June 20, 2013
Written by Mark Schumann, Father of Three
Thursday, 20 January 2011 14:21
Next Tuesday, Jan. 25, the Academy of Motion Picture Arts and Sciences will announce its nominations for the 83rd Oscars. For movie lovers, this begins a marvelous season of speculation and debate. Here are the Reel Dad’s picks for the Oscar nominations.
Best Picture. The Social Network leads with its thrilling recreation of the founding of Facebook. This perfectly-crafted film about a fundamental change in how people communicate is entertaining and unforgettable. Other likely nominees include the distinguished drama The King’s Speech — about a leader trying to overcome the difficulty to communicate — and Inception — the entertaining roller coaster ride about a man who communicates with people who dream. The intense Black Swan uses the competitive world of the ballet as the backdrop for an amazing display of cinema technique while True Grit celebrates traditional filmmaking in its faithful rendition of the Charles Portis novel. Because the Academy names 10 nominees, smaller films can be remembered, too. The Kids Are All Right reminds us of the importance of family, no matter its makeup; The Fighter reveals what can threaten and bond families; and Winter’s Bone reinforces what it means to have a home. Rounding out the nominees should be Disney’s Toy Story 3, for its dazzling animation and touching story, and 127 Hours, for its inspiring look at an adventurer facing an ultimate challenge.
Best Actor. One year after he was a Best Actor nominee for A Single Man, Colin Firth leads with his superb portrayal of King George VI in The King’s Speech. Jesse Eisenberg is a likely nominee for his multi-faceted portrayal of Facebook founder Mark Zuckerberg in The Social Network and James Franco should be remembered for his harrowing work in 127 Hours. Look for Oscar veteran Robert Duvall to be honored for his thoughtful work in Get Low and last year’s Best Actor, Jeff Bridges, to be back again for his fabulous turn in True Grit.
Best Actress. This category will be the most competitive with Annette Bening and Natalie Portman in strong contention. Bening is a likely nominee for her bravura portrayal of a mother trying to hold her unconventional family together in The Kids Are All Right while Portman shows new dimensions of her talent as the haunted ballerina in Black Swan. Joining the race should be former Oscar winner Nicole Kidman, back in the spotlight for strong work in Rabbit Hole; past nominee Michelle Williams, as a woman trying to hold on to her marriage in Blue Valentine; and newcomer Jennifer Lawrence, as a woman trying to hold on to her home in Winter’s Bone.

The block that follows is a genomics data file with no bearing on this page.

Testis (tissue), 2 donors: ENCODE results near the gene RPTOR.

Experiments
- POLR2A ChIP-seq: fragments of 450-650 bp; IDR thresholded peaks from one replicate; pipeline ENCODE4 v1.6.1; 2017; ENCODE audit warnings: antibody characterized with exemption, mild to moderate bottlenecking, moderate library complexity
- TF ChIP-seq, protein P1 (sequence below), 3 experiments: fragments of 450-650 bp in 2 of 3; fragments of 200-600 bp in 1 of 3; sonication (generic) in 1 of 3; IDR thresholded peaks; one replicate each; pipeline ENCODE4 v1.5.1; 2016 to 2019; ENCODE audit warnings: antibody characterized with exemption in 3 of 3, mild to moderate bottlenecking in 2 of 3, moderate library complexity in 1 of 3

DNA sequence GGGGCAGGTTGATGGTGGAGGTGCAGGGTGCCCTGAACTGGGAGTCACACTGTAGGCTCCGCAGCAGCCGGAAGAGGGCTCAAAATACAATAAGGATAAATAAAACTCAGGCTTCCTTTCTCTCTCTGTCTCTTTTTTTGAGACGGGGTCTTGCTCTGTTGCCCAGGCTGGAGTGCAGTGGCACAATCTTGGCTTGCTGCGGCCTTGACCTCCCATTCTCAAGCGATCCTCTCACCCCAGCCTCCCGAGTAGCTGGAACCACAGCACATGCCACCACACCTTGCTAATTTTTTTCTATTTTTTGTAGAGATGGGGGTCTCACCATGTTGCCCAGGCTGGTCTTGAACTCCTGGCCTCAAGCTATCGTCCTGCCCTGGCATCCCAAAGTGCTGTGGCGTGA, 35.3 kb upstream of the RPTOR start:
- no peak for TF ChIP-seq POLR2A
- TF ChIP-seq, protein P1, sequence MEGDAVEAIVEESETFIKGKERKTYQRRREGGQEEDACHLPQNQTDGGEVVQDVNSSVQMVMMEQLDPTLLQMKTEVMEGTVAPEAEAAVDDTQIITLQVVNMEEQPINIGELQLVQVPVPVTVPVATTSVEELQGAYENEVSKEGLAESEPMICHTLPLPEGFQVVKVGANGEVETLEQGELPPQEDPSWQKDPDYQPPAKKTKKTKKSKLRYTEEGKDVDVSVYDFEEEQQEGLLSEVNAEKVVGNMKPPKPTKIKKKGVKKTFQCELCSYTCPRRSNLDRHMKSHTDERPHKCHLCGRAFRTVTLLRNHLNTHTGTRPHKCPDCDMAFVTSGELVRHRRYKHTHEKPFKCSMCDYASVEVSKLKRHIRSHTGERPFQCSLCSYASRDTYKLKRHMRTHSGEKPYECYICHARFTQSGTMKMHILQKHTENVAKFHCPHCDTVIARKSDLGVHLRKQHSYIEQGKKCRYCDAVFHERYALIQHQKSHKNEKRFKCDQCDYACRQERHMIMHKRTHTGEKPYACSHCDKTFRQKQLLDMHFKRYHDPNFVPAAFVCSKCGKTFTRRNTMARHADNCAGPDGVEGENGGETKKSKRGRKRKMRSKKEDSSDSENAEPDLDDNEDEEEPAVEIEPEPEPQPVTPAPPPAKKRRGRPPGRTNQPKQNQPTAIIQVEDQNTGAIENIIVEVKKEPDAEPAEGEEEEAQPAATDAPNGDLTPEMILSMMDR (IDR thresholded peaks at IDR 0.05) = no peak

Best Supporting Actor. For the first time in his career, Christian Bale is stirring Oscar buzz for his fascinating performance in The Fighter while past Oscar winner Geoffrey Rush is again pitch-perfect for coaching the monarch’s voice in The King’s Speech. Matt Damon, a nominee in this category last year for Invictus, should make a return visit for True Grit as should Jeremy Renner, a Best Actor contender last year for The Hurt Locker, who shines in The Town. Rounding out the list should be Andrew Garfield as the forgotten Facebook cofounder in The Social Network.
Best Supporting Actress. Melissa Leo, a past nominee for Best Actress for Frozen River, is a strong entry for her powerful matriarch in The Fighter, a film that should also land Amy Adams her third nomination. I hope the Academy remembers Hailee Steinfeld, the young lady who brought so much life to True Grit, as well as Helena Bonham Carter, a past nominee who brought so much humanity to The King’s Speech. The fifth nominee will likely be from Black Swan; my choice is past nominee Barbara Hershey who excelled in the tricky role of the domineering mother.
Best Director. Now that the Academy names 10 nominees for Best Picture, the selection of Best Director contenders is watched even more closely. David Fincher will be on the ballot for The Social Network as will Tom Hooper for The King’s Speech and Darren Aronofsky for Black Swan. The remaining slots, to please the Reel Dad, should go to the brilliant imagination of Christopher Nolan for Inception and the creative storytelling of Joel and Ethan Coen for True Grit.
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